IcedID & Qbot: Researchers have disclosed two new campaigns observed in March with English messages and contained ZIP attachments or links to ZIP files. Both campaigns ultimately aimed towards distributing banking Trojans. Researchers reveal in most cases the payload was IcedID, however, few samples delivered QBot. It was noted that the IcedID authors changed the downloader a bit by moving from x86 to an x86-64 executable and removed the fake C&Cs from the configuration observed in the previous version. As opposed to IcedID, QBot is a single executable with an embedded DLL.
A new malware dubbed Crackonosh was observed making its way to infect Windows devices via cracked and pirated copies of software and video games. The attackers are mining cryptocurrency without the user’s knowledge. The malware installs the coin miner XMRig to mine Monero cryptocurrency from within the cracked software and is suspected to have 2 million USD worth of XMR. With infecting devices rising approximately 1000 per day, the malware is suspected to infect 222,000 unique devices in more than a dozen countries.
Summary: While investigating samples of a remote access trojan (RAT) dubbed NukeSped, researchers came across several samples of Bundlore adware using the same fileless routine that was spotted in NukeSped. The backdoor, NukeSped attributed to Lazarus is known to have multiple variants targeting 32-bit systems and uses encrypted strings to evade detection. Recently a custom backdoor malware known as ThreatNeedle tracked under the cluster of Manuscrypt (aka NukeSped) was used to target organizations in the defence industry by leveraging COVID19-themed cyberespionage campaign.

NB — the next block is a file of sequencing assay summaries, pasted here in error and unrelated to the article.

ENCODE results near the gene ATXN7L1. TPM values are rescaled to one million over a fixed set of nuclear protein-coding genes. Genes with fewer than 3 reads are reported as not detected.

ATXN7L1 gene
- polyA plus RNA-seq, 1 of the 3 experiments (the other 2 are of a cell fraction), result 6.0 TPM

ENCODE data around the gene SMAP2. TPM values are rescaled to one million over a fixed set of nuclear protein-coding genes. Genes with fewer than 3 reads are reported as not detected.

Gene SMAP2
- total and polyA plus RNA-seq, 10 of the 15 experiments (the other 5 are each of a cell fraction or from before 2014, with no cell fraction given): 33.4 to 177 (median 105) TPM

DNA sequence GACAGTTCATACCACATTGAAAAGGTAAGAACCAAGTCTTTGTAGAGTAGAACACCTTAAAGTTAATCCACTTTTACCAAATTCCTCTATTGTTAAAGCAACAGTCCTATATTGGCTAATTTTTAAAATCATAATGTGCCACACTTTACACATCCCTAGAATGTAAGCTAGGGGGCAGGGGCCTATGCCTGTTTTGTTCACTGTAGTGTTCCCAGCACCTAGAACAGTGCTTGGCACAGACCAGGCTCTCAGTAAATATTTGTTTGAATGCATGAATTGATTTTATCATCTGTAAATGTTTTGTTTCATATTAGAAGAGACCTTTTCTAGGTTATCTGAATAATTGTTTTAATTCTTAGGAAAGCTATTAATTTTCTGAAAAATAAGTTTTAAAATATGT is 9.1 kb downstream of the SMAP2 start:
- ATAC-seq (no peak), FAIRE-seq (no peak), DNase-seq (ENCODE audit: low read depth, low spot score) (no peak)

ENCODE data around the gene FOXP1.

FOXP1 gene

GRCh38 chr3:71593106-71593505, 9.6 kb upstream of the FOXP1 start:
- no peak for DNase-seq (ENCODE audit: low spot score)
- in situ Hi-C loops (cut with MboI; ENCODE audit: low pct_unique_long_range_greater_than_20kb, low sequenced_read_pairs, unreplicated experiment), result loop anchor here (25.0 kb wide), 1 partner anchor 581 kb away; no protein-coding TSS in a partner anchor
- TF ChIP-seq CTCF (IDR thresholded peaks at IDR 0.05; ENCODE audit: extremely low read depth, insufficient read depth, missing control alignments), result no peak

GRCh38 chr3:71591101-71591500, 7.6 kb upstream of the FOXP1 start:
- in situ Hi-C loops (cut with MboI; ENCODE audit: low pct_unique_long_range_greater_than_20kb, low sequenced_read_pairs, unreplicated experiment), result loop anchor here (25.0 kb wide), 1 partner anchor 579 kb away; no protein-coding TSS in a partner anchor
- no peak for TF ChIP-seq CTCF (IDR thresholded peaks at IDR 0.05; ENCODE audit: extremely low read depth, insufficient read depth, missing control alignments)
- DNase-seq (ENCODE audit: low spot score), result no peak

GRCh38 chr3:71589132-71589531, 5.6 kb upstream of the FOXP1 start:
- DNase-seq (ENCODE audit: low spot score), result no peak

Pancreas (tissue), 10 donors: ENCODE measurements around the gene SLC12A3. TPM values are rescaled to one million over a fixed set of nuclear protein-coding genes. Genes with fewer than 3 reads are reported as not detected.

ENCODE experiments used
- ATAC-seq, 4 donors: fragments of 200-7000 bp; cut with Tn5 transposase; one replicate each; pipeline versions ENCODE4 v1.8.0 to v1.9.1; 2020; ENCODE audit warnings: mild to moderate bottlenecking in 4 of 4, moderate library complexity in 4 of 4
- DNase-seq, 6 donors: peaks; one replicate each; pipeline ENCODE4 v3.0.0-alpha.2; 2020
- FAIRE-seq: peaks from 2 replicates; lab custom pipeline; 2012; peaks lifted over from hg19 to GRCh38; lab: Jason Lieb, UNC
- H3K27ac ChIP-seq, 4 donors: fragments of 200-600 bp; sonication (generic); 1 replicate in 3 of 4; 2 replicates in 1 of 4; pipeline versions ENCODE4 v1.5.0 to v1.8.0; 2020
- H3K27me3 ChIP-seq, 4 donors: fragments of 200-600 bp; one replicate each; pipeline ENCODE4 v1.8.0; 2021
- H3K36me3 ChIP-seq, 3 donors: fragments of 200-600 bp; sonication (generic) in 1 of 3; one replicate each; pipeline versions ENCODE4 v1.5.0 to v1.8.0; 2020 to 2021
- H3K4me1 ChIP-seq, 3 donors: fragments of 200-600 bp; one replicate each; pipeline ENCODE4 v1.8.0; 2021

The encrypted Mach-O file discovered in these samples has upgraded Bundlore to a stealthier and memory-resident threat. Recently the Bundlore has been reported to target macOS devices as well as linked to an attack on macOS Catalina users last year. Further investigation of Bundlore samples revealed the use of fileless routines, enabling the execution of payload directly from memory.
Insights: Researchers highlight no significant differences when running the Bundlore samples in macOS Big Sur and macOS Catalina. However, with the default settings of macOS, in which the System Integrity Protection (SIP) and Gatekeeper security features are enabled, the Bundlore samples are blocked and are unable to run.
Similarly, the Bundlore samples were also blocked and unable to run under the default settings of macOS Monterey, Apple’s recently released operating system.
Last month, researchers spotted Bundlore sample containing multiple Safari extension payloads which included two in the new App Extension format. These extensions were adware capable of injecting new advertisements and links, download links, and even redirected users. The samples observed in this campaign stand out from previous Bundlore versions to keep up with the recent updates in macOS and Safari – in particular, Apple’s changes in the format for Safari browser extensions.